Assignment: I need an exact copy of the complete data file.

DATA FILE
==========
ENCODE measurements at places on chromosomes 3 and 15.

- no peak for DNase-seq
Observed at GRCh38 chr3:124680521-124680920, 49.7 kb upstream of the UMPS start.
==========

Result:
ENCODE measurements at places on chromosomes 3 and 15.

- no peak for DNase-seq
Observed at GRCh38 chr3:124680521-124680920, 49.7 kb upstream of the UMPS start.